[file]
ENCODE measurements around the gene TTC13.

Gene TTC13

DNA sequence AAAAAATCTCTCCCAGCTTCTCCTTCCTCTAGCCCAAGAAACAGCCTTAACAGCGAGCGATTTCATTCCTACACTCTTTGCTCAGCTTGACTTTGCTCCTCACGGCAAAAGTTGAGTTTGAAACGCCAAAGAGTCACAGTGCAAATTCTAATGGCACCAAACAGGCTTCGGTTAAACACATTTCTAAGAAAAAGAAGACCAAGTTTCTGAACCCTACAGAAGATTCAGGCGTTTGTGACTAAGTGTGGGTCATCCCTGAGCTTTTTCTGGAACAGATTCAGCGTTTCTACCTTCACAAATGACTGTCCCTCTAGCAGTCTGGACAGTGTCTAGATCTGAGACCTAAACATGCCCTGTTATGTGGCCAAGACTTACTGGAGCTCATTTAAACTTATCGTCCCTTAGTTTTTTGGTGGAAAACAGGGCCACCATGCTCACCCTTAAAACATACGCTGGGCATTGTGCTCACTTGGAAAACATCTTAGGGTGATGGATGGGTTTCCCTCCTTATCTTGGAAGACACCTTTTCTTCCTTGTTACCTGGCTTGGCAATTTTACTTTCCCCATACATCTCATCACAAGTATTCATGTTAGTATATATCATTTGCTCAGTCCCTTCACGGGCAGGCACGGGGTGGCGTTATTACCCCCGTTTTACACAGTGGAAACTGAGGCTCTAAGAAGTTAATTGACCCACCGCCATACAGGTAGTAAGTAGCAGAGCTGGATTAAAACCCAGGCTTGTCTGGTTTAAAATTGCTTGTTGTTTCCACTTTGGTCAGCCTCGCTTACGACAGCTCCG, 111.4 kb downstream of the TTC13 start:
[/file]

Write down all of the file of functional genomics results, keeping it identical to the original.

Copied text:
ENCODE measurements around the gene TTC13.

Gene TTC13

DNA sequence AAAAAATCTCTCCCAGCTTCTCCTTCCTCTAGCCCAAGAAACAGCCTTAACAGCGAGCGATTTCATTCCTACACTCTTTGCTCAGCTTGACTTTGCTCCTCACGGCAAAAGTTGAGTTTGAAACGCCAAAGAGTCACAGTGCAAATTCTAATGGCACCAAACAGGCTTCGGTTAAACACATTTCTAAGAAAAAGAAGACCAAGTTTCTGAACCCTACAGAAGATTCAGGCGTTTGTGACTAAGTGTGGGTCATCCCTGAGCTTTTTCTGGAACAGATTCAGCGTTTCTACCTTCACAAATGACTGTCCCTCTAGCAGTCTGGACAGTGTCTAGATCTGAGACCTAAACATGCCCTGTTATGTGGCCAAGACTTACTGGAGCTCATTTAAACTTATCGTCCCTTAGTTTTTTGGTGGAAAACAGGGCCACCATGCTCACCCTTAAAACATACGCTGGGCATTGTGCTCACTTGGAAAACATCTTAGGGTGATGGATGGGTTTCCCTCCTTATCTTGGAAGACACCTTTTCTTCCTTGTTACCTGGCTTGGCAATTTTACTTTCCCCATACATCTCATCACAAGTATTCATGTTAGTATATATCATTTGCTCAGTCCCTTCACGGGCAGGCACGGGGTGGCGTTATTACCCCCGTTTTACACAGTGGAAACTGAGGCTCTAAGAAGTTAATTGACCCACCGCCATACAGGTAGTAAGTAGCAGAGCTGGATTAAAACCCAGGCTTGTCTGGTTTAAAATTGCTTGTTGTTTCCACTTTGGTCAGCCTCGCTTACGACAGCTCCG, 111.4 kb downstream of the TTC13 start: